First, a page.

The current challenge for marketers is to proactively build trust with consumers by being more transparent and giving consumers autonomy over their own data.
With the decline of third-party cookies and the increasing number of changes in technology, government regulation, and consumer awareness of privacy, it has become a challenge for marketers to track a user.
The need for explicit consent for placing cookies and new privacy initiatives now removing first-party cookies after seven days, has forced marketers to find new ways to track conversions and attribute value to each touchpoint.
Data privacy has become a significant concern for businesses, particularly now that they have access to vast customer information. Unfortunately, recent data scandals have cast an unflattering light on how companies manage customer data and protect customer privacy. When companies fail to adequately protect the integrity and privacy of their customer’s data, it can result in severe reputational and financial consequences.
Adopting new tracking methods for Google Analytics 4
The introduction of Google Analytics 4 has been one of the biggest changes to the privacy landscape (GA4). In addition to the numerous changes in regulation and technology, the manner in which we browse the internet has also evolved significantly, which has altered how marketers track users in analytics.
Monitoring returning customers
It is difficult to connect the dots between a user who visited a website, left, and returned two weeks later to convert. Gartner estimates in their recent press release that approximately 85 percent of mobile device users reject cookies. Due to these changes, marketers are aware of the lack of accuracy in the data, which can easily have a negative impact on businesses.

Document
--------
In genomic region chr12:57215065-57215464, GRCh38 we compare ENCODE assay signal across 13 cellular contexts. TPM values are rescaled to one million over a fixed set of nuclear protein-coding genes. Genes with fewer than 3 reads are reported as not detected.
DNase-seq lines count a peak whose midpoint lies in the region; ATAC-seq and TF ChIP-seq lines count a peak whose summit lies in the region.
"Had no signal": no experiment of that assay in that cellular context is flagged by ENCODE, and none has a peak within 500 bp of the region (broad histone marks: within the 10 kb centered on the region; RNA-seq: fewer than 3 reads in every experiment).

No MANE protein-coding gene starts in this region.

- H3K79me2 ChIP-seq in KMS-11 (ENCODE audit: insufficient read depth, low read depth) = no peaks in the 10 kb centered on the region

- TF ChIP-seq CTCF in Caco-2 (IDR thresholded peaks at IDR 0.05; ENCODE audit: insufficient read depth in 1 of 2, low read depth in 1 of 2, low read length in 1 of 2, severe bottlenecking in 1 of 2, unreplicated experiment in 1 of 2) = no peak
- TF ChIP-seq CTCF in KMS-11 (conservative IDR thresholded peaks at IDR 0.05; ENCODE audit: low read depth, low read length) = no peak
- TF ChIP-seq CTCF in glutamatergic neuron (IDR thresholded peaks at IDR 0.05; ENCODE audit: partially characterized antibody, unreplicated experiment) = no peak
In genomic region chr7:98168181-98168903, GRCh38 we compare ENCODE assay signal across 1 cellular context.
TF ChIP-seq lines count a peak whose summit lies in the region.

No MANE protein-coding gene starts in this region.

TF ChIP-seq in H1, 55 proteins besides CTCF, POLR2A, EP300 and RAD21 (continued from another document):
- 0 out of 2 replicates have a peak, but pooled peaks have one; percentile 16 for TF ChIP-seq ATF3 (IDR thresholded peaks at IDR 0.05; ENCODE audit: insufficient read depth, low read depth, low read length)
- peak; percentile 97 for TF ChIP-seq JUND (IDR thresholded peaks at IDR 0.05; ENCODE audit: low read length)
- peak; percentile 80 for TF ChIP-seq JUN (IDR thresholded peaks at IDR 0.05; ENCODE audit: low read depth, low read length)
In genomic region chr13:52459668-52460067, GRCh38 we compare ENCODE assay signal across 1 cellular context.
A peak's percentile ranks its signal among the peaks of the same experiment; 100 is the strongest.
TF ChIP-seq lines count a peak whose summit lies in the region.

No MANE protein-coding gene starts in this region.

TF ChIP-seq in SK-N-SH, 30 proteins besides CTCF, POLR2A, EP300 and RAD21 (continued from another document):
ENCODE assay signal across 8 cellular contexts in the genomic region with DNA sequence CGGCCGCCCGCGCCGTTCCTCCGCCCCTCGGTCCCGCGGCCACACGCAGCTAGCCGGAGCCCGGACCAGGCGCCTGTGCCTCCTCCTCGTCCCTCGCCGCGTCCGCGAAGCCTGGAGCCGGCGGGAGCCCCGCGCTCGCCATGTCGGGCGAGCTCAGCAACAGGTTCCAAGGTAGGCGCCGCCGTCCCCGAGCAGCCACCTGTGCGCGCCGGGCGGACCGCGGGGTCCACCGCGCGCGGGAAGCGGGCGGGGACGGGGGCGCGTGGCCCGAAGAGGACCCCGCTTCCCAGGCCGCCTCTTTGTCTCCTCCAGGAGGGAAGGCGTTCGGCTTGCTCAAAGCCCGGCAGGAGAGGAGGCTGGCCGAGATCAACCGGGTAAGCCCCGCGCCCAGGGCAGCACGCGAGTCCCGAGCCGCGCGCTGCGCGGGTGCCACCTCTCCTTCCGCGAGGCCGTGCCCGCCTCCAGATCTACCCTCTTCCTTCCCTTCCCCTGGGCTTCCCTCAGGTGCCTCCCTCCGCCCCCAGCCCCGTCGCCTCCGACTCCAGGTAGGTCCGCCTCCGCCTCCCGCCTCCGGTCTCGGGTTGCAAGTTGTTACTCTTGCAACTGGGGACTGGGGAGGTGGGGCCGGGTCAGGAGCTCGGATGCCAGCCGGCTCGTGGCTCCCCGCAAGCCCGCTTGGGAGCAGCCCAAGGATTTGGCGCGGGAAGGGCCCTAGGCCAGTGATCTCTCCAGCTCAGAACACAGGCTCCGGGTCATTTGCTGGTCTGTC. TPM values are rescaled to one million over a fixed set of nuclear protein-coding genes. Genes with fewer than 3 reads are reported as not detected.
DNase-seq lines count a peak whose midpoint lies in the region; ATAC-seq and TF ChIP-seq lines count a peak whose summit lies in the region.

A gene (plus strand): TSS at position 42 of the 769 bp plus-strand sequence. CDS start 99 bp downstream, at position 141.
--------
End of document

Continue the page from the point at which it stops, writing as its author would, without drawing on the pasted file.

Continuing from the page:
The changing cookie policies across the globe
The implementation of new cookie policies varies widely between countries and regions. Given the vast amount of information that will be lost with the demise of cookies, many businesses are implementing a simple option to accept all cookies and a much more complicated path to decline or modify cookies.
Data privacy guidelines for marketers
Clearly, data privacy has significant implications for developing and implementing digital marketing strategies. When collecting and using personal information, marketers should always be transparent about their intentions. The data belongs to the customers, so treat each customer with respect. And exhibit ethical behavior at all times. The more marketers can demonstrate that they are effectively utilizing customer data, the simpler it will be to establish a relationship of trust with their customers.
Here is a list of recommendations for ensuring that data privacy policies are as robust and effective as possible:
Utilize a Gold Standard data protection approach: Determine which aspects of the digital strategy call for the strictest data protection regulations, then make this approach the “Gold Standard” for all other aspects.
Step through the personal data journey: Identify the roles required to ensure data protection at every stage.
Data relationship management (DRM) programs: These programs can assist marketers in comprehending the various data types and their relationships. They can also help marketers demonstrate accountability for data protection.
Keep abreast of technological advancements: As new technologies emerge (such as the metaverse, AI, and the Internet of Things, for instance), new data privacy concerns emerge.
Be prepared for contextual advertising: The shift from cookies and third-party to first-party data will result in the emergence of contextual advertising, accompanied by associated data privacy concerns.
A growing emphasis on privacy and new regulations are altering how brands interact with consumers. The challenge for marketers will be to build trust with consumers proactively by being more transparent and open about their data collection practices and by granting consumers control over their own data.
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